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Hyundai’s new four-wheeled robot is designed to carry anything you want it to

Hyundai’s new four-wheeled robot is designed to carry anything you want it to

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Mobility as a service

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South Korean automaker Hyundai is used to making machines that move, but the company is now tackling the problem of mobility on a much smaller scale than usual. Instead of new cars, it’s announced at CES this year a four-wheeled robot named MobED that’s designed to carry, well, anything you like — from parcels to people; TV screens to trays of drinks.

MobED is about the size and shape of a dolly you might find in a workshop or garage. It’s 67cm long and 60cm wide, with four 12-inch pneumatic tires that can be controlled independently via a trio of motors at the end of each axel. A complex suspension system means its central platform can be tilted in any direction, letting MobED keep goods level when driving up or down a ramp and adjust the angle of its cargo (which would be handy if the robot is carrying a camera or screen).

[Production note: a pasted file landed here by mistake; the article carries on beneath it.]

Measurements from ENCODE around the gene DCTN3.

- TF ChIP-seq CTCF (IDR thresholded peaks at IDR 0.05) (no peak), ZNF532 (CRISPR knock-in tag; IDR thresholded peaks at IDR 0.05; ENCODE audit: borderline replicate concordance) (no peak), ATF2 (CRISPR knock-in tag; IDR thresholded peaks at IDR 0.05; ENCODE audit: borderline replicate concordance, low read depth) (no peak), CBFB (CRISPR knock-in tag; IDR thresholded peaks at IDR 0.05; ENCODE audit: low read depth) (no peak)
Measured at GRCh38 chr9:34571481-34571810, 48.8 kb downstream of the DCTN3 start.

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What exactly MobED will be used for is an open question. Hyundai is calling the device a “mobility platform,” and an official press release suggests it wants to sell MobED to industrial partners who will then adapt it for specific use cases. Prices are unknown, and judging by some flashy videos from Hyundai, it’s imagining some very varied applications. MobED could become a personal caddy, for example, like the Gitamini — toting packages and shopping. And future versions might even be strong enough to carry people.

“MobED can be used as a mobility device for the elderly or the disabled when the platform is sufficiently increased for people to mount it,” said the company in a press release. “It can also be used as a stroller or leisure vehicle.”

The robot has a top speed of 30km/h (18mph) and can drive for four hours on a single charge. How exactly it navigates is unknown, though. Hyundai makes no mention of sensors at all, whether cameras or lidar, nor does the company say whether it comes with any autonomous driving software — which would be very onerous for partners to develop.

Interestingly, Hyundai isn’t the only car manufacturer branching out into this sort of generalized robotics. Toyota and Honda are both investing heavily in this area, developing machines that might one day work in care homes or be used as personal mobility devices. Evidently, as self-driving technology develops, many car manufacturers are seeing new areas to apply this newly acquired expertise. MobED is just the latest example of this trend.

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